The amount of sleep obtained between shifts is influenced by numerous factors including the length of work and rest periods, the timing of the rest period relative to the endogenous circadian cycle and personal choices about the use of non-work time. The current study utilised a real-world live-in mining environment to examine the amount of sleep obtained when access to normal domestic, family and social activities was restricted. Participants were 29 mining operators (26 male, average age 37.4 ± 6.8 years) who recorded sleep, work and fatigue information and wore an activity monitor for a cycle of seven day shifts and seven night shifts (both 12h) followed by either seven or fourteen days off. During the two weeks of work participants lived on-site. Total sleep time was significantly less (p<0.01) while on-site on both day (6.1 ± 1.0 h) and night shifts (5.7 ± 1.5 h) than days off (7.4 ± 1.4 h). Further, night shift sleep was significantly shorter than day-shift sleep (p<0.01). Assessment of subjective fatigue ratings showed that the sleep associated with both days off and night shifts had a greater recovery value than sleep associated with day shifts (p<0.01). While on-site, participants obtained only 6h of sleep indicating that the absence of competing domestic, family and social activities did not convert to more sleep. Factors including shift start times and circadian influences appear to have been more important.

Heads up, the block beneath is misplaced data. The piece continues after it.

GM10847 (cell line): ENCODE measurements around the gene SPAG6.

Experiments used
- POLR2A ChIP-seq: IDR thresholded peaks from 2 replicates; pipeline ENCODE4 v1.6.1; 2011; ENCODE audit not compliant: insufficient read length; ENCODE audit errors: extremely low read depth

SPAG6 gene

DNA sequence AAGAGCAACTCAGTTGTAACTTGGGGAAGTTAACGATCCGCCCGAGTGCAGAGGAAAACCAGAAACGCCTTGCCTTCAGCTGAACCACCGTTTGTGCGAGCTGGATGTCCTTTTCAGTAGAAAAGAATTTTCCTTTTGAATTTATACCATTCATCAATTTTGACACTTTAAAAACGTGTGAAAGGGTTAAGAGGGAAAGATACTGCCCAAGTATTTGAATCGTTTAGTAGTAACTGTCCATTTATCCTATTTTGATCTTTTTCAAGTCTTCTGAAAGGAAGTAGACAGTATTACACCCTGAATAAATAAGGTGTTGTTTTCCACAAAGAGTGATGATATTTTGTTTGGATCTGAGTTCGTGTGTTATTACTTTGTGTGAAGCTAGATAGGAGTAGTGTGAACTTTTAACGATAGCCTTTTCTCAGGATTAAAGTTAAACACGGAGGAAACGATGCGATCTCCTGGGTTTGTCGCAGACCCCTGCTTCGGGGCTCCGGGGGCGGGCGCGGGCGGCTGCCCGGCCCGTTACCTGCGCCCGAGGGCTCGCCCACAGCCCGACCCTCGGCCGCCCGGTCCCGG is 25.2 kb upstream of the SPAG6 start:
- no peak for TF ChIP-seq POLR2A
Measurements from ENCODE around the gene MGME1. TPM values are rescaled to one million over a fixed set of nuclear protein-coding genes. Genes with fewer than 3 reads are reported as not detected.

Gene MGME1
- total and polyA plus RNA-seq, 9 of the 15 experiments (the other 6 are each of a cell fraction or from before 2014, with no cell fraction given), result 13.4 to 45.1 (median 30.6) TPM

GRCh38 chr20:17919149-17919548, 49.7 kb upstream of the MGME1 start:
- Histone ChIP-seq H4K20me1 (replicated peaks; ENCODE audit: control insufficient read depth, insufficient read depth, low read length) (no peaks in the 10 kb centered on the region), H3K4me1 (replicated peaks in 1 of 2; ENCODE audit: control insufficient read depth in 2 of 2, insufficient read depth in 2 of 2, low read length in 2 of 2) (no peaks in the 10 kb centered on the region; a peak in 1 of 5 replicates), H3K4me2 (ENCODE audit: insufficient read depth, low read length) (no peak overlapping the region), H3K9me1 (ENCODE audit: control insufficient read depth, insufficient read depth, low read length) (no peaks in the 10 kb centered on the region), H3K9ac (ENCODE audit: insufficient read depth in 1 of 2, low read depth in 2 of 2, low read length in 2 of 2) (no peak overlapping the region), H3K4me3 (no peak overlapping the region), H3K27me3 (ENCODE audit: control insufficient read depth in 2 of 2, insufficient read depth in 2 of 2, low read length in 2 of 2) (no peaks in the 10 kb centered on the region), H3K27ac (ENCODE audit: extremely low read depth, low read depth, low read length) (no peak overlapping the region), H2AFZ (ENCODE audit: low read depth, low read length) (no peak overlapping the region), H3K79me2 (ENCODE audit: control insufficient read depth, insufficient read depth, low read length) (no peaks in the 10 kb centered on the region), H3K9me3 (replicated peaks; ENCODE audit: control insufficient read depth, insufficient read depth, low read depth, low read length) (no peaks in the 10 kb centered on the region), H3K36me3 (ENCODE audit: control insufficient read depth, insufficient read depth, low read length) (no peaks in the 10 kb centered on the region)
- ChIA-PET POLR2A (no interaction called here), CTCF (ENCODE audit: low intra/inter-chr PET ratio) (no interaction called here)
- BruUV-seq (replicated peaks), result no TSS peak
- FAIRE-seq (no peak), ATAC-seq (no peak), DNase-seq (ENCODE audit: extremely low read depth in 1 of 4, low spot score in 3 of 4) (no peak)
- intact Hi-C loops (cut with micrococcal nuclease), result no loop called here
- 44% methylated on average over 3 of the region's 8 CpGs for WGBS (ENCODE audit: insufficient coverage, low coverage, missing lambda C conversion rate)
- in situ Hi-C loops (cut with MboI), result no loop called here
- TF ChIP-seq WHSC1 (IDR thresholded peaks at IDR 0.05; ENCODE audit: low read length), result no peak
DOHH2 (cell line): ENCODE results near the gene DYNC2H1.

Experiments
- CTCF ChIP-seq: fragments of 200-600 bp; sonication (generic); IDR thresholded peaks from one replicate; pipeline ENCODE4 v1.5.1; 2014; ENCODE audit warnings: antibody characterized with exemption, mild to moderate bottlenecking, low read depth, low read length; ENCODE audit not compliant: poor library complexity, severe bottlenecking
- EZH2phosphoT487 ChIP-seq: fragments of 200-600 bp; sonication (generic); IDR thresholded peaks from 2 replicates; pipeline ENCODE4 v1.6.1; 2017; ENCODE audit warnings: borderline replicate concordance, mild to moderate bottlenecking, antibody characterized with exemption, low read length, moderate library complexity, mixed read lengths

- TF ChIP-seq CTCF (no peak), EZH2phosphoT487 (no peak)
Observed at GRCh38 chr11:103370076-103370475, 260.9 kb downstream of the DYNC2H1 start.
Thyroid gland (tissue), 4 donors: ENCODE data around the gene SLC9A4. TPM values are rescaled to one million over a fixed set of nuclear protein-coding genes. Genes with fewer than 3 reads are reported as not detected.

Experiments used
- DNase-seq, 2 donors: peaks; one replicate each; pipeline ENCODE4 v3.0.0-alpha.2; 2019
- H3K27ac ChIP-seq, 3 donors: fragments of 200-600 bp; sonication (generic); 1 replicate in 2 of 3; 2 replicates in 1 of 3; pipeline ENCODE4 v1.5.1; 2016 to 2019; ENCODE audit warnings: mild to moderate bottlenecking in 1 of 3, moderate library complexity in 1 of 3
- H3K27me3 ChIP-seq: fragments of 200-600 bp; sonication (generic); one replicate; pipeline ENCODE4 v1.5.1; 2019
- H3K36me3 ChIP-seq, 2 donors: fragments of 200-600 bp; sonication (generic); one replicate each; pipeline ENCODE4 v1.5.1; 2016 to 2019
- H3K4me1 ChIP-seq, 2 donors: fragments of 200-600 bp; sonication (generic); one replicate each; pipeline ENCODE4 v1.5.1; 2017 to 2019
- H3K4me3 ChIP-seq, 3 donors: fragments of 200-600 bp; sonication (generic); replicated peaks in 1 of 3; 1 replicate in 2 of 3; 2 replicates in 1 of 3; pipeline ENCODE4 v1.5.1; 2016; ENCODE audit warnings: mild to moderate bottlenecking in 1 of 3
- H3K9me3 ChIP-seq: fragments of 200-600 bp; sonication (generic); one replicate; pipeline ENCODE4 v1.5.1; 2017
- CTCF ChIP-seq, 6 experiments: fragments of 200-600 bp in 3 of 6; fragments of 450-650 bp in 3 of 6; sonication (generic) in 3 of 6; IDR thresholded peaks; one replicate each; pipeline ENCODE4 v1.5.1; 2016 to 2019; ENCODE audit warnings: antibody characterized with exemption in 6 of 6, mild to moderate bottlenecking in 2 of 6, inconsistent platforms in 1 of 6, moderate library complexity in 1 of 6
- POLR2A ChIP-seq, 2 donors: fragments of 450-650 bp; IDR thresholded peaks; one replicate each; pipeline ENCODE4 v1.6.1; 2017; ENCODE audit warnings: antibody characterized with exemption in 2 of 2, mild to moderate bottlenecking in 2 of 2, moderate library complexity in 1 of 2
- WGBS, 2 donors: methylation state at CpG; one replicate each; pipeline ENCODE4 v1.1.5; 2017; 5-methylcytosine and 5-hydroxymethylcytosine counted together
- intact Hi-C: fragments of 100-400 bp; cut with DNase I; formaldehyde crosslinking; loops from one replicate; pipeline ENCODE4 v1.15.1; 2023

Copyright © 2010. Published by Elsevier Ltd.